Shopify Says Tight Engineering Labor Is Biggest Check on Growth
Shopify Unfazed by End of Lockdowns, Sees Record Sales in 2021
(Bloomberg) -- Shopify Inc.’s blockbuster second-quarter earnings --129% higher than analysts were expecting -- got a hefty boost from lower-than-expected hiring costs.
“Engineering hiring is probably the biggest limiter to Shopify’s growth,” Harley Finkelstein said in an interview after the results. The company had hoped to hire 2,021 new engineers this year and current conditions mean “obviously, it’s hard to do that,” he said, without disclosing the number that have been hired.
A tight market for talent is a worry for many industries but none more so than technology. Universities are not producing enough new engineers and the entire sector is competing for graduates, Finkelstein said.
The Canadian e-commerce company on Wednesday reported revenue of $1.1 billion for the second quarter, putting it on pace to top $4.4 billion for the full year, 52% higher than last year, according to analysts’ estimates. That’s despite an expected moderation in the pace of e-commerce growth as consumers return to shopping at brick-and-mortar stores.
“I think that means more normal growth rates but remember, Shopify’s normal is still pretty spectacular,” Finkelstein said.
Gross merchandise volume, or GMV, grew to $42.2 billion in the second quarter, up 40% from the same period last year. The number represents the sales made by online merchants through Shopify’s platform, for which the company charges fees.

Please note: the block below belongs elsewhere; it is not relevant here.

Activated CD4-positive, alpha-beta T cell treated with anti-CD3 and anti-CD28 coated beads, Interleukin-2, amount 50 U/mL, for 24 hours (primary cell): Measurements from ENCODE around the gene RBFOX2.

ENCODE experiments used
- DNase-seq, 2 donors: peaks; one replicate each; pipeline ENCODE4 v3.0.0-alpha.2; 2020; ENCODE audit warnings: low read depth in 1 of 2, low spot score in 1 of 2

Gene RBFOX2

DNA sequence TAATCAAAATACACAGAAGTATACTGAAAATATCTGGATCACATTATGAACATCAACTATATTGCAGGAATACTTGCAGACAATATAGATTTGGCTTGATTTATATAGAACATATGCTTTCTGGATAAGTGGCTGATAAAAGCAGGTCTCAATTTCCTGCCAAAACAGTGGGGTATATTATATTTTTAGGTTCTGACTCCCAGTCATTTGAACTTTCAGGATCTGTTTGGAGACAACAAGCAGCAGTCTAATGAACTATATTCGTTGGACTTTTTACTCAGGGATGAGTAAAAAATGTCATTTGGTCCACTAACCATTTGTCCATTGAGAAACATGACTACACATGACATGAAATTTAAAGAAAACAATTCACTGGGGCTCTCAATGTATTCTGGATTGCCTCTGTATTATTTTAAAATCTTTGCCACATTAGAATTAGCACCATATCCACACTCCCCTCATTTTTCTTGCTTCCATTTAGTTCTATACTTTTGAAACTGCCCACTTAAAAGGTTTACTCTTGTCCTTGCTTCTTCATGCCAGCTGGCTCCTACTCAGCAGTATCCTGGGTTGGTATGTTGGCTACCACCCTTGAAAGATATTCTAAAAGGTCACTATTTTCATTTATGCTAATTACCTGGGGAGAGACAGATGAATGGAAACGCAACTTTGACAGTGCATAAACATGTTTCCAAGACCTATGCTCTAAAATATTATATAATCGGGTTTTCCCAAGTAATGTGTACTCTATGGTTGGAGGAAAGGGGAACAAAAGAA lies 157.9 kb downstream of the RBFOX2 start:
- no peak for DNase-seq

In areas that have begun to reopen, like the U.K., GMV actually accelerated compared to last year, “indicating that online and in-store commerce are no longer mutually exclusive,” Finkelstein told analysts during the earnings call.
While the company will likely maintain its biggest staff footprint in Canada, it expects to hire more new employees from the U.S., Europe and elsewhere, he said. The company’s shift to a “digital by design” philosophy means employees can work from anywhere, broadening the potential talent base.
“For almost 12 years of my time at Shopify our talent pool has basically been either a Canadian talent pool or people who are willing to move to Canada. That’s over now,” Finkelstein said in the interview. The company is not concerned about wage pressures because “we’ve always paid above market and we continue to pay above market.”
Shopify shares were down 1.3% at 2:02 p.m. in New York. They’ve risen about 36% this year compared with a 16% gain for the S&P/TSX Composite Index.
The company has surpassed analysts’ expectations for adjusted profit every quarter since it went public in 2015.
“They beat on our gross margin estimates for both line items, the subscription revenue side and the merchant solutions side,” Jefferies analyst Samad Samana said following the results “A big driver was that their operating expenses were just a lot lower than we were estimating.”
Shopify provided more than $363 million of funding through its capital arm in the quarter and had $7.76 billion in cash, cash equivalents and marketable securities on its balance sheet at the end of June.
The company will not be doing stock buybacks, splits, or issuing dividends as it remains in growth mode, Finkelstein said. “There’s no plans for any of those things.” It will continue to make acquisitions that help the company grow when they come along, he said.
Meanwhile, the company’s size -- it now has a market capitalization of nearly $200 billion -- would make it “challenging” for most companies to launch a takeover bid. “We want to remain independent so we don’t spend anytime thinking about that whatsoever.”
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